• Make your customer a partner – Jerks reject the capital-centric view of customers as merely the end point of the supply chain. Jerks form relationships with their customers, persuading them to glean, correlate and share data. Jerks mine data that their buyers provide, like the ratings on Amazon or Uber, and share the benefits with those clients.
  • Create “fiat currency” – Jerks turn information into a kind of ersatz currency. Traditional businesses do this with loyalty rewards, such as “points, stars” or “nights-stayed.” These rewards are currency because you can trade them for other things of value. Jerks create a similar effect when they give loyalty rewards, with the added benefit that they reap still more wealth-producing correlated data as customers use the rewards.
  • Create new rules – Jerks don’t play by the same rules as capital-centric companies. Traditional companies whose leaders don’t understand this will try to fight back by attempting to impose their rules through lawsuits or regulatory actions. The traditional gaming industry, for instance, tried to fight the online gaming site FanDuel by having regulators send cease-and-desist letters. FanDuel retaliated with a move not found in the traditional playbook: It mobilized its users to swamp regulators with protests. The regulators eventually backed down.
  • “Hightail it” – Capital-centric organizations design their products and services to meet the most common needs – the high point of a natural distribution curve. Jerks focus instead on the fringes of the curve, meeting the specific needs of their customers. A traditional cab company lets its taxis drive around with the hope they’ll find customers. Uber’s Jerk solution lets you use its app to find a nearby cab whenever you want one, summon it and track its progress toward you.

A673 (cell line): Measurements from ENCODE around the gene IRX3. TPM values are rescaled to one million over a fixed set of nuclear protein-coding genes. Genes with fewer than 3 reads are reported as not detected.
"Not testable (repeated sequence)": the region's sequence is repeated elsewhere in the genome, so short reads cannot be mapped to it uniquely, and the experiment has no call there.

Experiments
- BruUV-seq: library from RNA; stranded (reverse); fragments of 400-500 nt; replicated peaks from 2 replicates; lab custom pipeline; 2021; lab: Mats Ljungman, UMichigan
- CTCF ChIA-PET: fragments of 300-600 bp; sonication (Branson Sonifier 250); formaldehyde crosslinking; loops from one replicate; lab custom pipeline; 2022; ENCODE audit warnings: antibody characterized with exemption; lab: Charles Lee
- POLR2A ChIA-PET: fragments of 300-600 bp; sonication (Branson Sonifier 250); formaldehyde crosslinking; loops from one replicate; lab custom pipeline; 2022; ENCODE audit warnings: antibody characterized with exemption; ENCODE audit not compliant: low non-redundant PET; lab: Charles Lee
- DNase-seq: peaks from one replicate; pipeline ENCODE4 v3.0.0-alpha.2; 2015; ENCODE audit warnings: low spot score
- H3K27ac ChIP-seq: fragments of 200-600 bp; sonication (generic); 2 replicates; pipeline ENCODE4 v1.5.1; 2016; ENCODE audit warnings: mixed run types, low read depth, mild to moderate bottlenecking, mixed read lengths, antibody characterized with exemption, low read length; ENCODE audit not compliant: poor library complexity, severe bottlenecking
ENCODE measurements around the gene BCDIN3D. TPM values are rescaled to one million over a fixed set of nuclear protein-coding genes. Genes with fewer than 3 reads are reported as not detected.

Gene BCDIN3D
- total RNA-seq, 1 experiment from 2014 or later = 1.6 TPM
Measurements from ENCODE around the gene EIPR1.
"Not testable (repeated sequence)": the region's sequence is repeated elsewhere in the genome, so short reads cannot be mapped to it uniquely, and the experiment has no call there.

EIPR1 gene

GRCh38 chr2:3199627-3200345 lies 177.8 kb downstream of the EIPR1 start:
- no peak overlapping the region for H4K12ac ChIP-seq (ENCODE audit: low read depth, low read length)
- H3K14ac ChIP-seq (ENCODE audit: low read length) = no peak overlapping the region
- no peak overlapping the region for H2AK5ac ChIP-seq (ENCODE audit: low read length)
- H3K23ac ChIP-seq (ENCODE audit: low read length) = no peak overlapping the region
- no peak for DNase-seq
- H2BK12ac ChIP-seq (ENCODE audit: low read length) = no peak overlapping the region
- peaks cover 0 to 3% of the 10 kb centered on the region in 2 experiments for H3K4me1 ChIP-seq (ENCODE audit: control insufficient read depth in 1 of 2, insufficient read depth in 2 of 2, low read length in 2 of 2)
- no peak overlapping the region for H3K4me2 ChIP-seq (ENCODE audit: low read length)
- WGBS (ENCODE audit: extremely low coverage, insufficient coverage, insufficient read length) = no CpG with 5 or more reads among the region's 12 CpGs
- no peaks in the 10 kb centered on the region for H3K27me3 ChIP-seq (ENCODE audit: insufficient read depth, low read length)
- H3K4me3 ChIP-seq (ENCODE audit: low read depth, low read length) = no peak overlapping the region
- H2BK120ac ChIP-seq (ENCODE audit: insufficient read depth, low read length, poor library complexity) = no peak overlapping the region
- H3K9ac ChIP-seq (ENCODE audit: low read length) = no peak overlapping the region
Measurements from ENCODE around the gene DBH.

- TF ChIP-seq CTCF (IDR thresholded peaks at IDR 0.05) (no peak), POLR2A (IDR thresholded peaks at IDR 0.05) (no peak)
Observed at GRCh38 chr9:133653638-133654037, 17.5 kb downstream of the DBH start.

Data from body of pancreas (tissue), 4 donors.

• “Do, then learn” – Traditional businesses believe that, to innovate, you must study all the possible variables and assess all the potential risks first, and then apply what you’ve learned to your project. Jerks believe that you learn from your attempts at innovating. They believe that every failure provides information you can use to move closer to your goal.
  • Focus on the future – Unlike capital-centric companies that expend a lot of effort in producing and reading reports on past performance, Jerks focus on the future. Capital-centric companies study the past for guidance on current decisions. Jerks focus on the present to extract data for their predictions about customer needs.

“Digital Dashpots”

Analog companies are generally too bulky, slow and risk-averse to outmaneuver Jerks that challenge them. But even the most staid company can slow Jerks down by using a dashpot, a device that absorbs energy and transforms it to something else. For example, a car’s shock absorbers are dashpots that absorb the energy from bumps in the road and convert it into heat.

Traditional companies can use six Digital Dashpots to buffer the impact of an approaching Jerk: